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July 25, 2013

Here is a wrong statement: “If there weren’t any horror movies released recently, your horror flick will do better”. In the past few months we have witnessed so many horror movies doing very well: Mama, Evil Dead (remake), Texas Chainsaw 3D, Paranormal Activity 4, Sinister and others. This genre was never intended to make hundreds of millions, but since it is by far the cheapest to produce – it has become a gold mine for anyone who gets it right.

The opening statement here is wrong, even though it feels very intuitive: if I got my dose of nightmares to last me a couple of months, why would I need to see another horror movie any sooner than that? Well, it turns out that while this logic may seem reasonable to a scaredy-pants such as myself, it does not hold for horror lovers.

Here is a plot of all the movies released between 1997 and July 2013 that were categorized by as “horror” of different kinds. I narrowed it down to those that had a wide release (>2000 screens):

Lifetime Domestic Grosses vs. Interval from Previous Horror Release

R-squared = 0.02. That’s a pretty much non-existent correlation. A similar picture can be seen for opening weekend grosses:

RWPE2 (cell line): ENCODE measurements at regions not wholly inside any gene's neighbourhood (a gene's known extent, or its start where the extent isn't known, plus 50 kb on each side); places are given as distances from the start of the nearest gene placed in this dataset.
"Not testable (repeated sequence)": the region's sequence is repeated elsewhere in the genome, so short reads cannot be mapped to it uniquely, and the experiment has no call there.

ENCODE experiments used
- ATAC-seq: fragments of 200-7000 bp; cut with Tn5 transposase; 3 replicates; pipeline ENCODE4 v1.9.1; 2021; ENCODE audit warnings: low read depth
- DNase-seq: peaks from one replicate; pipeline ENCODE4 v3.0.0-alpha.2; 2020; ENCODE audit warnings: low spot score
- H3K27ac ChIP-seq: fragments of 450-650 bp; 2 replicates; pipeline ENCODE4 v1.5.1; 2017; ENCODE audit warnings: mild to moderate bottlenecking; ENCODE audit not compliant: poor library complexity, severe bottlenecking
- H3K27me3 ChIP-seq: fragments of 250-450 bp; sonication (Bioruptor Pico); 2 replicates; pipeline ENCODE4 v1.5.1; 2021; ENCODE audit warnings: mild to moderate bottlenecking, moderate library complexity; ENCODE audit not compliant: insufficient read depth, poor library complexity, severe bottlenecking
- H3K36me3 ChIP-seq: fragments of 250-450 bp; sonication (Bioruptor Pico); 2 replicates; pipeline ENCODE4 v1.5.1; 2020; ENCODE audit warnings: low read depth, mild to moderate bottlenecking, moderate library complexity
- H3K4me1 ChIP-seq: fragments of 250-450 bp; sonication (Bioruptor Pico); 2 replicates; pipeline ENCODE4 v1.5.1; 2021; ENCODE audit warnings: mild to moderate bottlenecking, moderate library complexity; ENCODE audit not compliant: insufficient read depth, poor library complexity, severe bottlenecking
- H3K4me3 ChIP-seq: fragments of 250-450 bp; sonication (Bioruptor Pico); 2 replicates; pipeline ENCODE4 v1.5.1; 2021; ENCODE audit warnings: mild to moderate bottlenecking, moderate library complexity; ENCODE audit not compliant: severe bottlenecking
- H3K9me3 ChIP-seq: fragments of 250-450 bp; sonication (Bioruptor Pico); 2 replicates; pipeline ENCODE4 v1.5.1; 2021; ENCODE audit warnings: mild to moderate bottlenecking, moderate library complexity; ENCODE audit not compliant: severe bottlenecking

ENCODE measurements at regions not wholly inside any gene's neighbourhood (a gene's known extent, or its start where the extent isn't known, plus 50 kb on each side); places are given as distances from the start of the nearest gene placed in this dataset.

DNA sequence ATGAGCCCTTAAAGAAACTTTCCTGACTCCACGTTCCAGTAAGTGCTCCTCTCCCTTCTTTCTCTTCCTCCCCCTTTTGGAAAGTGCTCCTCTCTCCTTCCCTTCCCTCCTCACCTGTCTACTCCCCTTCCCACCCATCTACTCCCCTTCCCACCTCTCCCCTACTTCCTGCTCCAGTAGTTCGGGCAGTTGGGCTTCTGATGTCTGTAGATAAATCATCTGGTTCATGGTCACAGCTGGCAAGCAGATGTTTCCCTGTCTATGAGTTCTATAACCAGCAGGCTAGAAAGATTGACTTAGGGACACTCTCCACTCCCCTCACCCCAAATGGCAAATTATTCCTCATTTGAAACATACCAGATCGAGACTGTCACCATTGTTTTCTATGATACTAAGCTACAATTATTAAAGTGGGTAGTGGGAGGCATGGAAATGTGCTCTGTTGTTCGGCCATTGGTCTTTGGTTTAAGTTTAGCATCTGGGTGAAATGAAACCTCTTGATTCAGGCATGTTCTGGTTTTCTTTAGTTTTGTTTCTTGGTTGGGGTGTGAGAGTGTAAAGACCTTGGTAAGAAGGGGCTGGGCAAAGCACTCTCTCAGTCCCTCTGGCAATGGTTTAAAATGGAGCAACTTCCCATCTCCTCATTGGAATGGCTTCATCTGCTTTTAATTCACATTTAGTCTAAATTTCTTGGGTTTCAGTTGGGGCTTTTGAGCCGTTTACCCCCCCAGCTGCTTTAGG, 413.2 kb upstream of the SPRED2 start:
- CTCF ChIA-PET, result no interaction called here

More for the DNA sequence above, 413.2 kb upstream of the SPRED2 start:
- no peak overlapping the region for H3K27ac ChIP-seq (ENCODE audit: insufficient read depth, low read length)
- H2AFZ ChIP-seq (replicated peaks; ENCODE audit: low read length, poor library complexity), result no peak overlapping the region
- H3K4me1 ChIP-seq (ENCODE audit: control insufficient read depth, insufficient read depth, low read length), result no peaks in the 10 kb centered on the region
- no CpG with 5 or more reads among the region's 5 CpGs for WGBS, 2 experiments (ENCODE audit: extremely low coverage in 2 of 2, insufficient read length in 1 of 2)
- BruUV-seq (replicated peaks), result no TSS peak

Opening Weekend Domestic Grosses vs. Interval from Previous Horror Release

What does this mean?

It means one of two things, or both: 1. Horror film audiences don’t need a hibernation period to digest the harsh scenes from one movie before they are ready for the next; 2. Marketing, as usual, is the determining factor of a horror movie’s success, regardless of the genre-similarity of competing brands (a conclusion I keep reaching on this blog).

I’ve heard someone say that there is a theory running around Hollywood, according to which a horror movie will make more money if it is released more than 8 weeks after the previous horror release. On average – that may be true ($67M vs. $61M for all movies, which is a roughly 10% gain), but the variance is so big that it makes the whole statement non significant.

In a future post, I will take a look at other genres, but horror is such a well-defined one, that I had to go for the low hanging fruit first. So if you are an exec, sweating over a release schedule decision for your horror flick – take it easy. I would pay more attention to what other genres are doing on your potential opening week (see the previous post on that surprising matter) than what your fellow horrorists have been up to recently. It just doesn’t matter. Oh – and don’t forget to market the living daylights out of it, of course.

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** All raw nominal grosses, release dates, theater counts and genre classifications are from

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